‘TIM 2016 are a creative, warm, lively and committed group of young people, full of a great spirit of life. They are a great example of all that TIM seeks to invite from young people and achieve with and through them a fantastic expression of hope in the church’ writes Rev Dr Peter Cruchley, CWM’s Mission Secretary for Mission Development. He spent a week from 26 – 30 September with the Training In Mission group at the Jovili Mission Centre, Pacific Theological College, Fiji. Peter is himself a former TIM participant, from 1987 to 1988. He and the group reflected on their common and different experiences, and the nature of the programme now.
Inspired by TIM’s Guyanese participant, Trishtana’s devotions and challenge to turn a new page, the participants shared about the new pages that Peter’s life has turned after TIM and the new pages the TIM 2016 team are considering in the light of the whole programme. Their recent exposure visit to Kiribati where they were confronted with the realities of Climate Change was a particular consideration.
Peter’s input was designed to explore Mission in the context of Empire. He drew the participants’ attention especially to biblical visions of Jesus in the context of Empire, the role of Creation as Missionary, Mission from the Margins and the Church as an alternative community of resistance. The group explored mission as a subversive act, an act of trouble-making in the midst of Empire, using the graffiti images of Banksy. The group experienced all kinds of contradictions with such an idea.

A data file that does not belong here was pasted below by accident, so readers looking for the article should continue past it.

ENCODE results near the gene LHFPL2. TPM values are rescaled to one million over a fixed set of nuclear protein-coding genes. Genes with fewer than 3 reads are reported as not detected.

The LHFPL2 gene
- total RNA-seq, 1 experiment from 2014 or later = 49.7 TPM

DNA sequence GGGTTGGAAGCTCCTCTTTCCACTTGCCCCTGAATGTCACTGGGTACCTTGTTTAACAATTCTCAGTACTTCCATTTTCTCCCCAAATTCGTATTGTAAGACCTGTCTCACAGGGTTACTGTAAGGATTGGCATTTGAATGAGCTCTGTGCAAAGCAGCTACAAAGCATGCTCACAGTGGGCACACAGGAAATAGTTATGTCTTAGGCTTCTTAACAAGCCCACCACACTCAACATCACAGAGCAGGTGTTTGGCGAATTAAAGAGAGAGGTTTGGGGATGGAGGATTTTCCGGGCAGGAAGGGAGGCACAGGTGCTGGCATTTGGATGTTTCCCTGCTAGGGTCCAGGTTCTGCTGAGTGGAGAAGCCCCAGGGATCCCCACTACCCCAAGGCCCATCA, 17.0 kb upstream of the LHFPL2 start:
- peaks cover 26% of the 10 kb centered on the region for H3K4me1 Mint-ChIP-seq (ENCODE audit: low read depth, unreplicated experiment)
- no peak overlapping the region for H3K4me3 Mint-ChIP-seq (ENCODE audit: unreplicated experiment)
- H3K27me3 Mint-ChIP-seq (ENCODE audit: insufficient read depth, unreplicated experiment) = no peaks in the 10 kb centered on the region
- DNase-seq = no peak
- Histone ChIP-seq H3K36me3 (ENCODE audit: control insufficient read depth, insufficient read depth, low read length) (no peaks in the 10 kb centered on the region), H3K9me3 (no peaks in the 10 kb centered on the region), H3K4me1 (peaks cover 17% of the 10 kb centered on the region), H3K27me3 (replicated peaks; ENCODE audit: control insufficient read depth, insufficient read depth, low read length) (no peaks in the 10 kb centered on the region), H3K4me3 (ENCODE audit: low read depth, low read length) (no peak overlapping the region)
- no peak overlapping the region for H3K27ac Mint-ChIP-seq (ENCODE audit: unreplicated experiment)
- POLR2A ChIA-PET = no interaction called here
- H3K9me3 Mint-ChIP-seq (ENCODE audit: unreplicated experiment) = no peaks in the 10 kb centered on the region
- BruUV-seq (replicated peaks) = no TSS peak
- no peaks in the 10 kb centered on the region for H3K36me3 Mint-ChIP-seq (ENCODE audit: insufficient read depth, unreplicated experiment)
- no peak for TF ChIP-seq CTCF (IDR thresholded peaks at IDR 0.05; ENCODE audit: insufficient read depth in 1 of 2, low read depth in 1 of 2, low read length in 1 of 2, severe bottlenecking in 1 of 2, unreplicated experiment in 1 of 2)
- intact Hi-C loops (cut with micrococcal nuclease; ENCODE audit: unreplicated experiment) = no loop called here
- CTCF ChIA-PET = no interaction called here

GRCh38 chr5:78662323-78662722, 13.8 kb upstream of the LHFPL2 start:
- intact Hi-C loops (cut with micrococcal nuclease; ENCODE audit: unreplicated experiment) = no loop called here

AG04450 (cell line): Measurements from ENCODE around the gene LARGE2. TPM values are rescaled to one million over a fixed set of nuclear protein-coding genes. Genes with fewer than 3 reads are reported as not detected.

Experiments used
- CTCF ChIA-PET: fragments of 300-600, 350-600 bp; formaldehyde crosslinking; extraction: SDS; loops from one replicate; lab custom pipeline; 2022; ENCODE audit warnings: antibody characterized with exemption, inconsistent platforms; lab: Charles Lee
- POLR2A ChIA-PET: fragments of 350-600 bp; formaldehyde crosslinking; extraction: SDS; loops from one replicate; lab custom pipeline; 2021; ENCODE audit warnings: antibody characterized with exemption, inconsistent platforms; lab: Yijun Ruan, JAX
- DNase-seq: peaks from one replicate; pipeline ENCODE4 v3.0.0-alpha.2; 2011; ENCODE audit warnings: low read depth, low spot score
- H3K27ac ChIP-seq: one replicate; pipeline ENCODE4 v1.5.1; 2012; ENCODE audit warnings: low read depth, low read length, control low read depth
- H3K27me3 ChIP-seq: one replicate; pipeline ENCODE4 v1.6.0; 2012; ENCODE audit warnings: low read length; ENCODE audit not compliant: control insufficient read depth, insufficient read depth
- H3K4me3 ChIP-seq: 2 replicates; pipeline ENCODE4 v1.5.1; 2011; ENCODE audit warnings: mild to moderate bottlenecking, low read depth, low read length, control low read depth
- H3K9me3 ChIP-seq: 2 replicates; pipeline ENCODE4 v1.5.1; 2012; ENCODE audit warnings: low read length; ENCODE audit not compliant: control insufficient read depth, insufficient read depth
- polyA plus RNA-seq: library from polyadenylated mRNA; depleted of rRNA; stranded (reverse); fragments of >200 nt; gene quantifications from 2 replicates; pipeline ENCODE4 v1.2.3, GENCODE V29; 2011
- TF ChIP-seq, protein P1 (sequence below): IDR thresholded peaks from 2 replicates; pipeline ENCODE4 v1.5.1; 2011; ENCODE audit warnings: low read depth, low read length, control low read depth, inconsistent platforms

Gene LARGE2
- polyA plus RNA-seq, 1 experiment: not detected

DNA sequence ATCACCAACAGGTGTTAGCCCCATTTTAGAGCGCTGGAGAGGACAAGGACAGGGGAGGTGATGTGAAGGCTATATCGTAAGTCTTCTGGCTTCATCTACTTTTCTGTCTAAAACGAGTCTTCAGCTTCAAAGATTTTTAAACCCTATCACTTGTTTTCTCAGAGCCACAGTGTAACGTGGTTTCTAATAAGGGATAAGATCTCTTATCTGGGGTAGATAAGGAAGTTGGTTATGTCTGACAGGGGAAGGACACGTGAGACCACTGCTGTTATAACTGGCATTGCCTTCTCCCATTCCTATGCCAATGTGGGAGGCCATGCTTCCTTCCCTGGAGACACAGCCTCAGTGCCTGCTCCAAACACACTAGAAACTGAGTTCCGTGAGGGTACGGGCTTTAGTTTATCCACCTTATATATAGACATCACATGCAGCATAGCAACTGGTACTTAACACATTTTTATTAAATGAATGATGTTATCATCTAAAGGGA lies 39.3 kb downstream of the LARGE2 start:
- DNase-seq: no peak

The earlier sessions on Empire facilitated by Prof M.P Joseph and Rev Philip Peacock had excited and inspired them greatly to be change makers. But they are keenly aware that the church is a context and structure that values obedience, discourages trouble-making and resists change. In this final session the team and the facilitator wondered if more could be done for the TIM programme to provide participants the tools and strategies they need to create change and to help churches and others turn new pages of their own. The participants shared their own conversion experiences of how TIM had changed their thinking and their attitudes in many areas. They also shared their hopes to return home and make things ‘wrong’, because the rightness of Jesus is often rejected and regularly resisted by Empire and the Church.